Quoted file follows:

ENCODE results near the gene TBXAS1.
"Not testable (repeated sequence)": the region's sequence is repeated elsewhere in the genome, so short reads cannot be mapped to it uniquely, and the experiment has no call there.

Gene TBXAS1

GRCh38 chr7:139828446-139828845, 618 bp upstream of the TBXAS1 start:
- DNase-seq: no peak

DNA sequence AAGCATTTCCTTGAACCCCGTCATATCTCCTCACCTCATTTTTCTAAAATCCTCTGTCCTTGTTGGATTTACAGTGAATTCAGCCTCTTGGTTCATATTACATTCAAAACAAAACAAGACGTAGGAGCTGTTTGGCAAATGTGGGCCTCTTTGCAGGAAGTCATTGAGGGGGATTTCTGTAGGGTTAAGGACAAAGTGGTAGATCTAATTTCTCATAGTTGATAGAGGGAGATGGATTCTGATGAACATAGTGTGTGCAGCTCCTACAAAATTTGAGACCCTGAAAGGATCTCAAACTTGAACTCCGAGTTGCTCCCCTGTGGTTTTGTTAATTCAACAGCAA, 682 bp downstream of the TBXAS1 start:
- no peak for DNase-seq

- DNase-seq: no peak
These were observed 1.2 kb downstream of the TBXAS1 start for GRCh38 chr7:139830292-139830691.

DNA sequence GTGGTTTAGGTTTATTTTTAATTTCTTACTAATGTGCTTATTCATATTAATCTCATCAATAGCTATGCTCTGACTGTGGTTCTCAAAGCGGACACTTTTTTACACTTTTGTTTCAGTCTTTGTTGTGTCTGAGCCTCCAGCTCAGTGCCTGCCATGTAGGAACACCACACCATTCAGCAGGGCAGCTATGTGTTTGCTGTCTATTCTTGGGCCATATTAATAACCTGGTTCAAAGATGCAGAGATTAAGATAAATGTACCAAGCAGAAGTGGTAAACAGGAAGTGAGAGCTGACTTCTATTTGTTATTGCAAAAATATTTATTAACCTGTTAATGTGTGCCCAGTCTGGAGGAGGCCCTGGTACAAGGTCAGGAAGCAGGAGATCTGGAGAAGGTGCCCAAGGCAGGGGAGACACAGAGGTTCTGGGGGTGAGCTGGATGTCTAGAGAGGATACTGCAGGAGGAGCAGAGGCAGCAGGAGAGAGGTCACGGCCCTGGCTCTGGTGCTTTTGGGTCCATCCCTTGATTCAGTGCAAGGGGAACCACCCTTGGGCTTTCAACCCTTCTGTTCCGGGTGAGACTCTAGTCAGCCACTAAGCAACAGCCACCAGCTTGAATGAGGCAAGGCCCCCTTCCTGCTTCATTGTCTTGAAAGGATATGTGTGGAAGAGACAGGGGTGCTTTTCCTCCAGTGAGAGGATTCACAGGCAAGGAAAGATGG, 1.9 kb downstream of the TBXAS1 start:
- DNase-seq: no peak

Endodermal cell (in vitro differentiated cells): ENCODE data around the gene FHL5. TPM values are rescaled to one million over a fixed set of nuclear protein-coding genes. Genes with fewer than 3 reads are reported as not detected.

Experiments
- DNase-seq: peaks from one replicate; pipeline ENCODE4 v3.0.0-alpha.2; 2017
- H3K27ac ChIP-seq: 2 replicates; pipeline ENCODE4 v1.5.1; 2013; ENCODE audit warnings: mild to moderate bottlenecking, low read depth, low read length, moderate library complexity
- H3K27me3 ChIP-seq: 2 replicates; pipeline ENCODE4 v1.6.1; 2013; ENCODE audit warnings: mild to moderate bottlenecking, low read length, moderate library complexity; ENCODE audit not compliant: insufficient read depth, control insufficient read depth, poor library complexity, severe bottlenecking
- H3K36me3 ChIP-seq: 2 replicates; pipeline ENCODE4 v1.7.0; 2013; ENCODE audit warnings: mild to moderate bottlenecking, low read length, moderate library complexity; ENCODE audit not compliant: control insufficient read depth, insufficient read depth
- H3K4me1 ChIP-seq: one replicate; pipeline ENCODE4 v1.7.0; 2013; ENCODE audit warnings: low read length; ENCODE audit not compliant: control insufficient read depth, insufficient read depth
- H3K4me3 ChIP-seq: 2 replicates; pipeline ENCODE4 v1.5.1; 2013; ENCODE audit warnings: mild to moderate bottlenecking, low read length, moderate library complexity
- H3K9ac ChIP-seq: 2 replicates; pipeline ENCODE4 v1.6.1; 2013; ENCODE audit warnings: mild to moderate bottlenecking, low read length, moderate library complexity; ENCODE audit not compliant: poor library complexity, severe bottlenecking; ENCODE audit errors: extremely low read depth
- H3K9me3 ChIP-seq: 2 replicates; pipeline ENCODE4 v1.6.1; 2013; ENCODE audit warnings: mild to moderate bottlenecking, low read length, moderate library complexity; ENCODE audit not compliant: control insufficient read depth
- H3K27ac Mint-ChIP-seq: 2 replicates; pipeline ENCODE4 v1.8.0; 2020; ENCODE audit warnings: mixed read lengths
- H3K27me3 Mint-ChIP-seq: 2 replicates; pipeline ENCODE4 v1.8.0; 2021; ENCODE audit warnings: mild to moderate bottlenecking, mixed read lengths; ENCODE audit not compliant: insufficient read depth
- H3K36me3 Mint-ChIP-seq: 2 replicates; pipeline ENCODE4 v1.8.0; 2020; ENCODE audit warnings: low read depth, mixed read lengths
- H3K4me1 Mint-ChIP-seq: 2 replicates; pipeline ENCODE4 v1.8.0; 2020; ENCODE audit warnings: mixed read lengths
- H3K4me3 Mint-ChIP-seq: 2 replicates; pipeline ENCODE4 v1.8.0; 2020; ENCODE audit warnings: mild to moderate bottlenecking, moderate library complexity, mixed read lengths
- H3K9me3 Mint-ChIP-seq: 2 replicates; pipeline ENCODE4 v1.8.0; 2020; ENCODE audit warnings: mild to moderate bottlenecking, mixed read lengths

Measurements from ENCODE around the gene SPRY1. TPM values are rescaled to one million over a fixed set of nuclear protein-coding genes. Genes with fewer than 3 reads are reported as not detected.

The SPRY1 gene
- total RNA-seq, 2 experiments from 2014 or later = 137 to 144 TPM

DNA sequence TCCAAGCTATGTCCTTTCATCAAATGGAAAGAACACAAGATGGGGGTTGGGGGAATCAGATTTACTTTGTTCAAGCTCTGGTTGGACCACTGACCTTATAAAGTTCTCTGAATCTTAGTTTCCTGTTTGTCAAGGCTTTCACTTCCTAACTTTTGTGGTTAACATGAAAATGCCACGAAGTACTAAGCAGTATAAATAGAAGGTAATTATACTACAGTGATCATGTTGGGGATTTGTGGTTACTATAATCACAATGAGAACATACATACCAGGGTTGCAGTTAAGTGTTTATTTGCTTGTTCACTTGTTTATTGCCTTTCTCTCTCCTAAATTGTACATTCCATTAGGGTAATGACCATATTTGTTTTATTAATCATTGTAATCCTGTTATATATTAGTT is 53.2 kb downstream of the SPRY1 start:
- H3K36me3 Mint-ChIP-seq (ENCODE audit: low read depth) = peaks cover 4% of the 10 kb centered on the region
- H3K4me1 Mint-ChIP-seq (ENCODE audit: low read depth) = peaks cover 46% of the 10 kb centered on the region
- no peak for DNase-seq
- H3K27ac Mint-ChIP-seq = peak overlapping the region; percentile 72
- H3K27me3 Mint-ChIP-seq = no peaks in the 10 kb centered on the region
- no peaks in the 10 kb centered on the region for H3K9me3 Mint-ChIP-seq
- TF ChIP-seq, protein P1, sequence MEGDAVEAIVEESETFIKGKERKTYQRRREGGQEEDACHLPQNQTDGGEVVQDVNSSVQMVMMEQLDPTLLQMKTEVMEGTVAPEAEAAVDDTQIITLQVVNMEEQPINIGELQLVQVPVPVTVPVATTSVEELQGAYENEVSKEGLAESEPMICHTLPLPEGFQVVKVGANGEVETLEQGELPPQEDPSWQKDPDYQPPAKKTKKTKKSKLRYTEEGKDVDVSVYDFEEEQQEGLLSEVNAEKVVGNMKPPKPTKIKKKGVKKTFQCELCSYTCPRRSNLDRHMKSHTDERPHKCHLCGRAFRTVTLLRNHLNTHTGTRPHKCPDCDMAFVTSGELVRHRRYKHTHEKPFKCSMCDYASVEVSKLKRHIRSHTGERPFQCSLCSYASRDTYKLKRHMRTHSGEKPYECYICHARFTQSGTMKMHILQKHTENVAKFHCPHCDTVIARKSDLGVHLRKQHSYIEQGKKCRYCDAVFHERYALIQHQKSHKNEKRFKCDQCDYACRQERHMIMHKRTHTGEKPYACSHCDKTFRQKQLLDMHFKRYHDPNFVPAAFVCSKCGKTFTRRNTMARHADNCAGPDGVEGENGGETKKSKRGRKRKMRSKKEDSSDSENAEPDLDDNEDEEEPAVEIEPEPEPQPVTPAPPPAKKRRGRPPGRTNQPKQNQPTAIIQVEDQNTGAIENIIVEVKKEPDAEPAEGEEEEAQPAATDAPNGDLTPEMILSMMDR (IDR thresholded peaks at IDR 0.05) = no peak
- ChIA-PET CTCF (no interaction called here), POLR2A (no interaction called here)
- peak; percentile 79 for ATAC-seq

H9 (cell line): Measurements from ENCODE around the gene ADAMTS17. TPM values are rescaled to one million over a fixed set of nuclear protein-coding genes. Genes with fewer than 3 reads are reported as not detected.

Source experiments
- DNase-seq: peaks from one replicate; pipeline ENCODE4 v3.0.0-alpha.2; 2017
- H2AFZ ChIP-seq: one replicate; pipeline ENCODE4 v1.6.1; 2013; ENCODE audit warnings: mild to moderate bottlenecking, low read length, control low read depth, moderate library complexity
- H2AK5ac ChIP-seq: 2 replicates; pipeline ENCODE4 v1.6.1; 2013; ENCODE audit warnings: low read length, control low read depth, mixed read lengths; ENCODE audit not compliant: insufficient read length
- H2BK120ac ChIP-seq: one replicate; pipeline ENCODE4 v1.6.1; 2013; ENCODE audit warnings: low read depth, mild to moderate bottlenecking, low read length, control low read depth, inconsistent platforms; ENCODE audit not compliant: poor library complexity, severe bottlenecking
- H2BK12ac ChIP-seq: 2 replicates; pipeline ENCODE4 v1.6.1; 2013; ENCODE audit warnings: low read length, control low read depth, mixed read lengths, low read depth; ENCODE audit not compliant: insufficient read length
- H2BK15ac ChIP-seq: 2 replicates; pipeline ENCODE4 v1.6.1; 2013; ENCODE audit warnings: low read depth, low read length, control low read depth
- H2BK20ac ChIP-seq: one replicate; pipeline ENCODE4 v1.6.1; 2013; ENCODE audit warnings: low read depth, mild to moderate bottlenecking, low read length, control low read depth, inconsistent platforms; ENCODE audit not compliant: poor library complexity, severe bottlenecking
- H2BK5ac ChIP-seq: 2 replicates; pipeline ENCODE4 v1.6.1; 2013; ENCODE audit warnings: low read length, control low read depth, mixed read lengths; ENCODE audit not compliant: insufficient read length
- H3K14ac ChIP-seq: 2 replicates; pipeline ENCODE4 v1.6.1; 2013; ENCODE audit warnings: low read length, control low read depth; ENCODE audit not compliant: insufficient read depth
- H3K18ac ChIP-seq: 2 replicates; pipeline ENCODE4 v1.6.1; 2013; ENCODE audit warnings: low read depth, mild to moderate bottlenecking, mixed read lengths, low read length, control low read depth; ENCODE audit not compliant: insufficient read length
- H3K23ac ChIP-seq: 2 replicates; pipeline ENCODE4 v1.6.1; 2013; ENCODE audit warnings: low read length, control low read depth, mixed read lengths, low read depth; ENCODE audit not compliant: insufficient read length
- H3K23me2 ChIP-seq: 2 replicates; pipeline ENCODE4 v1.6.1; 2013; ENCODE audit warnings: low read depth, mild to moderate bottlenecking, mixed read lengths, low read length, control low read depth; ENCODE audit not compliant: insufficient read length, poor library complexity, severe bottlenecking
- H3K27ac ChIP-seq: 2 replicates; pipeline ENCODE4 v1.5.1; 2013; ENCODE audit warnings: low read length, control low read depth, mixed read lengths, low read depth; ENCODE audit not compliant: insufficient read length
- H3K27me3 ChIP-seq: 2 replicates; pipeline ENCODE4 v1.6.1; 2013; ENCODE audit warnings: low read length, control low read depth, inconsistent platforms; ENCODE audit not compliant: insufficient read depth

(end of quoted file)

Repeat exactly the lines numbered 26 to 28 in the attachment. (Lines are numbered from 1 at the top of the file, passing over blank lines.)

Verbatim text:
- H3K4me3 Mint-ChIP-seq: 2 replicates; pipeline ENCODE4 v1.8.0; 2020; ENCODE audit warnings: mild to moderate bottlenecking, moderate library complexity, mixed read lengths
- H3K9me3 Mint-ChIP-seq: 2 replicates; pipeline ENCODE4 v1.8.0; 2020; ENCODE audit warnings: mild to moderate bottlenecking, mixed read lengths

Measurements from ENCODE around the gene SPRY1. TPM values are rescaled to one million over a fixed set of nuclear protein-coding genes. Genes with fewer than 3 reads are reported as not detected.